She in turn had liked the way he moved fluidly among this sophisticated group of city dwellers, so obviously enjoying himself, belonging. He’d never married, nor indeed had many of his large network of friends truly settled down. They were too busy working hard at careers they loved—Caspar and his friend Jack ran the New Media advertising consultancy—and playing hard, too. Even his married friends, on the whole, didn’t have children. This was another thing that drew her to him, she knew, this living for the moment. They never talked about the future, but then the present was still all she could manage. When he asked her to come on holiday with some of his friends she hesitated, then thought, why not? “It’ll be a laugh,” he said. “We’ll have a great time.” She had every reason to believe him, but a worm of worry still wriggled inside her.
All her own friends, it seemed—the ones who witnessed her marriage to Mark six years before—were sending invitations to their own weddings, or announcements of the births of their children. She already had another godchild and was about to attend the christening of a third, as well as a niece, six-year-old Summer.
“Hi. Sorry I’m late,” she said, her hand briefly resting on Caspar’s tailored sleeve.
“You’re not,” Caspar replied, pulling her to him for one of his quick but expert kisses. His dark eyes gleaming, his gaze flicked over her appreciatively, and she was glad she’d bought the trouser suit—and skipped lunch to fit it. “Pretty earrings,” he commented, recognizing them, and she touched one of the elegant silver cube studs he’d given her for her birthday at Easter, soon after they’d first met.
“Luke and Marney want us at eight,” he said. “Let’s go get a drink.” They found a wine bar nearby where Caspar magically secured the last table. After the first few mouthfuls of syrupy Burgundy on her empty stomach, Jude felt light-headed.
“How did your presentation go?” she asked him. He and Jack were pitching for a teenage sports-fashion account.
“Good,” he replied. He’d drained his glass already and was pouring his next. “They went crazy for the movie-clip idea. If we find the right kids for the shoot, it could be amazing. Jack’s started going through the agencies. How’s the dusty world of dead-tree technology?” He was always teasing her that her job involved handling old books when the future of modern media was online. The prices they sold at impressed him, though.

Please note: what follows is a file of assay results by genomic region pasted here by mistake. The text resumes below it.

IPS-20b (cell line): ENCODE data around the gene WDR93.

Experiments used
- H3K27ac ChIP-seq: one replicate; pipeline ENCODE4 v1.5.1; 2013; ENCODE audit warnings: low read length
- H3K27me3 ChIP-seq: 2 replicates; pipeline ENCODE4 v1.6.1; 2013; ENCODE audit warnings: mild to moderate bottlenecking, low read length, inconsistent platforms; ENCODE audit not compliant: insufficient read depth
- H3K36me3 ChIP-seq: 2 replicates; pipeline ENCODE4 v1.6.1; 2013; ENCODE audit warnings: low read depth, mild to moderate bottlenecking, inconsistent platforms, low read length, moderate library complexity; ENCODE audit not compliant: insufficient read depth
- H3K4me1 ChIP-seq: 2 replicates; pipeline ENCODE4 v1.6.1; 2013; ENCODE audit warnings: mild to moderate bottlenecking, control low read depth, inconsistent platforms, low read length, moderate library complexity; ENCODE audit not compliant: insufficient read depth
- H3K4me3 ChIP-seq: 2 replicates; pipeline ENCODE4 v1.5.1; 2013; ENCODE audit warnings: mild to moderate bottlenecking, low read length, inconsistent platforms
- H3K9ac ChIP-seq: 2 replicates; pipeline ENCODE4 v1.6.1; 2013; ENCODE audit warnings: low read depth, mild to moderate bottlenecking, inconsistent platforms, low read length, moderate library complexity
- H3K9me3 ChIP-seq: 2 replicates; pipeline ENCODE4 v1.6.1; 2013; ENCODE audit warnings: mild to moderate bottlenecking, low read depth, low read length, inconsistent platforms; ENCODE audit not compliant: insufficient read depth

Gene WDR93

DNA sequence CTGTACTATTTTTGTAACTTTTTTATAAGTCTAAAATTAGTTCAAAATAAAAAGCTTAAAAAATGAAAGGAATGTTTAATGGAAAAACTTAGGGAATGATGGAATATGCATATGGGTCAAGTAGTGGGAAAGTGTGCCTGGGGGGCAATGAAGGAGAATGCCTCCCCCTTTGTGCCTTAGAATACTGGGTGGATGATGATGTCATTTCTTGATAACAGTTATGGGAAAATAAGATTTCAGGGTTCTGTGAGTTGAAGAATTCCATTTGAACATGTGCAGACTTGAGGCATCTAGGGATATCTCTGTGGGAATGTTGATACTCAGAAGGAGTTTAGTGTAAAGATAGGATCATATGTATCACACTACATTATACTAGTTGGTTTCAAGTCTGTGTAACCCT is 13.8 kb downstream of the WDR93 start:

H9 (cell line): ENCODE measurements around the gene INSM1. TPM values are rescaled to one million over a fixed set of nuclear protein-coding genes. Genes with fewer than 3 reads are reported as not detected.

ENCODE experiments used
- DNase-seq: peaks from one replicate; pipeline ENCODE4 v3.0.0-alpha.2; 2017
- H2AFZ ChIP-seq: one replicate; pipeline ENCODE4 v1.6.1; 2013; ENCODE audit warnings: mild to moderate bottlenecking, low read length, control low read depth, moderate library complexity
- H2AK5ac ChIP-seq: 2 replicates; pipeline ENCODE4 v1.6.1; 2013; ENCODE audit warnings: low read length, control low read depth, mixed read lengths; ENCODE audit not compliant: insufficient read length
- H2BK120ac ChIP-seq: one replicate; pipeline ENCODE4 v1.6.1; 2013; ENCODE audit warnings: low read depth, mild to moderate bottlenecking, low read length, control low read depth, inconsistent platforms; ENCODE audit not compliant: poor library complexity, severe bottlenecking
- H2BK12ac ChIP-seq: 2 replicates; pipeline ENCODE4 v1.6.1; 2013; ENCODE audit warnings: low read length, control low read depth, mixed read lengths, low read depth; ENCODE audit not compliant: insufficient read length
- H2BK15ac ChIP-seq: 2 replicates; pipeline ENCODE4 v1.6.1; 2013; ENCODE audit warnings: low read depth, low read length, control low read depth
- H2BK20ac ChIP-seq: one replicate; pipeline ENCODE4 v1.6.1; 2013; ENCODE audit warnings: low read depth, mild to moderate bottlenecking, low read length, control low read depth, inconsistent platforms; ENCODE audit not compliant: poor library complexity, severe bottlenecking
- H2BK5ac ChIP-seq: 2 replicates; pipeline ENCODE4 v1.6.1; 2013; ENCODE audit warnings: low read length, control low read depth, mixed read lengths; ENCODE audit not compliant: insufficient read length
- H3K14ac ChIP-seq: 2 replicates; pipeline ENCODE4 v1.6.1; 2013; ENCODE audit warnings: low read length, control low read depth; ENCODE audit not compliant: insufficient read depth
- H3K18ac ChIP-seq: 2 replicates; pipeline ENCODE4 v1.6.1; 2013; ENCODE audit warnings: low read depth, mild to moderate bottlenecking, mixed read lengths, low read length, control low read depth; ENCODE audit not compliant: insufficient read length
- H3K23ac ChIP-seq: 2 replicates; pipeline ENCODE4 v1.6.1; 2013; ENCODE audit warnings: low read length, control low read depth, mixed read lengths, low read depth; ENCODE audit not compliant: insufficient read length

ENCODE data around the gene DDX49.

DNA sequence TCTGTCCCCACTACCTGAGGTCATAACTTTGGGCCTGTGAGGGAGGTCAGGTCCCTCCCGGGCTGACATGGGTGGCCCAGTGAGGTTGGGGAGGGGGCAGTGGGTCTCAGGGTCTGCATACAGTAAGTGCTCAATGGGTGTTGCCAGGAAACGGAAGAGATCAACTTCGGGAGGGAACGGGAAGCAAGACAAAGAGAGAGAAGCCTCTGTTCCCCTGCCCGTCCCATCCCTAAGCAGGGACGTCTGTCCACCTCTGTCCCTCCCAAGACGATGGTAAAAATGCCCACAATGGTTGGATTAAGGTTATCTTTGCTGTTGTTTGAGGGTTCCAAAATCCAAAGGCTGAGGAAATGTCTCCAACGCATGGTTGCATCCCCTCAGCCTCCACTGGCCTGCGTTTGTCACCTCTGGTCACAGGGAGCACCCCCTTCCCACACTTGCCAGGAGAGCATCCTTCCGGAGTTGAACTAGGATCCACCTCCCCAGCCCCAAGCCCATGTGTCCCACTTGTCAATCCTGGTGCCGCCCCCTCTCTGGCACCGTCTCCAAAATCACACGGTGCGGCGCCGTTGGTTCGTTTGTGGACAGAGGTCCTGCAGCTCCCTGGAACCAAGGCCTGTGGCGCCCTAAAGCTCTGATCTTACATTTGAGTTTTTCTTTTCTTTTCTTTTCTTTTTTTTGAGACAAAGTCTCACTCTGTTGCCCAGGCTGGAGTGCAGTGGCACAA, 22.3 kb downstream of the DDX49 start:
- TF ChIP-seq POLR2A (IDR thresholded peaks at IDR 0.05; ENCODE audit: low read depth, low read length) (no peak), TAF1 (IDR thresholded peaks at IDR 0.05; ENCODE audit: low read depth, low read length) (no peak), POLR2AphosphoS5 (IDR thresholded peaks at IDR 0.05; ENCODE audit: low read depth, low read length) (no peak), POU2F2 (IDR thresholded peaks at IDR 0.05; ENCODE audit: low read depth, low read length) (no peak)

“Something quite beguiling has cropped up,” she told him. “It’s the collection of an eighteenth-century astronomer. I’m going up to Norfolk on Friday. It’s funny really, it’s just where Gran was brought up. Caspar, I wondered...” The alcohol gave her courage to ask. “We weren’t doing anything next weekend, were we, you and me? I’m staying with Gran on Thursday night and working on Friday, so I mean Friday and Saturday nights. I’ve got to go to Milo’s christening on Sunday, but that’s doable. You could drive down and meet me in Norfolk on Friday evening. Or earlier, if you like. And come to the christening. I know Shirley and Martin would love to meet you.”
“Friday’s the fourth, right? I think it’s Tate and Yasmin’s flat-warming—no, that’s the Saturday.” He picked up his BlackBerry and started pressing keys. “Yeah, but we don’t have to do that.”
“Really? Only we could see my sister, Claire, and her little girl. You haven’t met them, you see, and I thought ... Their place is too tiny for both of us, but there’s a bed and breakfast in the village or maybe we could go out to the coast. The countryside’s beautiful; we could go walking...” She stopped, aware that he wasn’t listening.
Caspar’s eyes narrowed as he stared at his BlackBerry, the blue light from the screen flickering eerily across his face. He seemed tense, worried.
“Ah,” he said, suddenly cheered by something he’d found. “I’m really sorry, Jude, but I’m due in Paris on the Sunday for a presentation on Monday. Jack and I’ll need Saturday to prepare.”
“Oh, that’s a shame. You haven’t met my family. I particularly thought you’d like Claire.”
“She’s ... the disabled one?”
“She has a slight limp, that’s all.” Disabled is not how Jude thought of her sister. Pretty, feisty, outspoken, an astute businesswoman, yes, but never disabled. She’d been born with one leg slightly shorter than the other; something that had meant a childhood punctuated by hospital operations. “Her little girl’s called Summer. I haven’t seen them properly for weeks.”
“I thought you all met up at the airport last week.” They’d gone to see their mother off to Spain with her new husband, Douglas, who was renovating a villa in the hills behind Malaga.
“Stansted Airport is hardly a relaxing place for a chat.”
“Well, I’ll have to meet Claire and Summer—cute name—another time.”
Now he’d worked his way into the part, he managed to look sincerely sorry, but Jude was disappointed. It wasn’t the first opportunity he’d turned down of meeting her family, and it mattered to her. Come to think of it, she hadn’t met any of his relations either. This hadn’t struck her as odd before, but now it did.
One of the little earrings was hurting. She put a hand up and loosened it carefully. It came apart. She caught the bits just in time.
Copyright © 2012 by Rachel Hore